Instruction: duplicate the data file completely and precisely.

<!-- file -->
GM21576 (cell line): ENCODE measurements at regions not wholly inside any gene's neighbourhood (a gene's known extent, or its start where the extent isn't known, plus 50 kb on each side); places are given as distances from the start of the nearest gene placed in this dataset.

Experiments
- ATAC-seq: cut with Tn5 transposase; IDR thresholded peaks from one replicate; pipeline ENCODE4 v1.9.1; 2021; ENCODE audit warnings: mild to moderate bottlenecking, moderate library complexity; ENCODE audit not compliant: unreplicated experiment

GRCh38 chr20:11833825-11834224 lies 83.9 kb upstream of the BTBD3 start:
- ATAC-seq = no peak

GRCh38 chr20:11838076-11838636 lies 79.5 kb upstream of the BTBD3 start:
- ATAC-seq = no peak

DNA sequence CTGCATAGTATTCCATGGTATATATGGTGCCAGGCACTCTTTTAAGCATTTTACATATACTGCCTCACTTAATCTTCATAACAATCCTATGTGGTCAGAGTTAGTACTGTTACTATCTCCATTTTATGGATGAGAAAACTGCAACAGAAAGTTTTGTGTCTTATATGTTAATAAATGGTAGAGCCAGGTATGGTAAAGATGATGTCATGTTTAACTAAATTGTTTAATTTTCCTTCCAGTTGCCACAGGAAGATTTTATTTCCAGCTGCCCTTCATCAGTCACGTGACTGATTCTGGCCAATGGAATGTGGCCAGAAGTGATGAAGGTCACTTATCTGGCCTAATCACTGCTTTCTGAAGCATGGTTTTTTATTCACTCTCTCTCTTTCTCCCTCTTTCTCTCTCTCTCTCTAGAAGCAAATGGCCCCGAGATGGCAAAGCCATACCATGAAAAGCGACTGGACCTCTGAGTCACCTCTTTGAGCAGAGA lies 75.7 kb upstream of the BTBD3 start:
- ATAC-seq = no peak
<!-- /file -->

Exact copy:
GM21576 (cell line): ENCODE measurements at regions not wholly inside any gene's neighbourhood (a gene's known extent, or its start where the extent isn't known, plus 50 kb on each side); places are given as distances from the start of the nearest gene placed in this dataset.

Experiments
- ATAC-seq: cut with Tn5 transposase; IDR thresholded peaks from one replicate; pipeline ENCODE4 v1.9.1; 2021; ENCODE audit warnings: mild to moderate bottlenecking, moderate library complexity; ENCODE audit not compliant: unreplicated experiment

GRCh38 chr20:11833825-11834224 lies 83.9 kb upstream of the BTBD3 start:
- ATAC-seq = no peak

GRCh38 chr20:11838076-11838636 lies 79.5 kb upstream of the BTBD3 start:
- ATAC-seq = no peak

DNA sequence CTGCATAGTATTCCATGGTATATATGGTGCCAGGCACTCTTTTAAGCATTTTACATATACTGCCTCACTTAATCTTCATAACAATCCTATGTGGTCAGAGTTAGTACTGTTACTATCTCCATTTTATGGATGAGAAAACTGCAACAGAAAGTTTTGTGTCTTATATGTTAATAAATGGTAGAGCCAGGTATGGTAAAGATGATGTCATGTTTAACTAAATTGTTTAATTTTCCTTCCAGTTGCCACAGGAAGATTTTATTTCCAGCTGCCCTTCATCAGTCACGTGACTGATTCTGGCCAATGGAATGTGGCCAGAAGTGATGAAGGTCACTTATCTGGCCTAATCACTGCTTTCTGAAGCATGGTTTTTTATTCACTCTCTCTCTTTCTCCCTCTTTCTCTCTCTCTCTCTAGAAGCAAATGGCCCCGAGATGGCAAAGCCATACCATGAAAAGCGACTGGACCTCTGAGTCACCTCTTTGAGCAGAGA lies 75.7 kb upstream of the BTBD3 start:
- ATAC-seq = no peak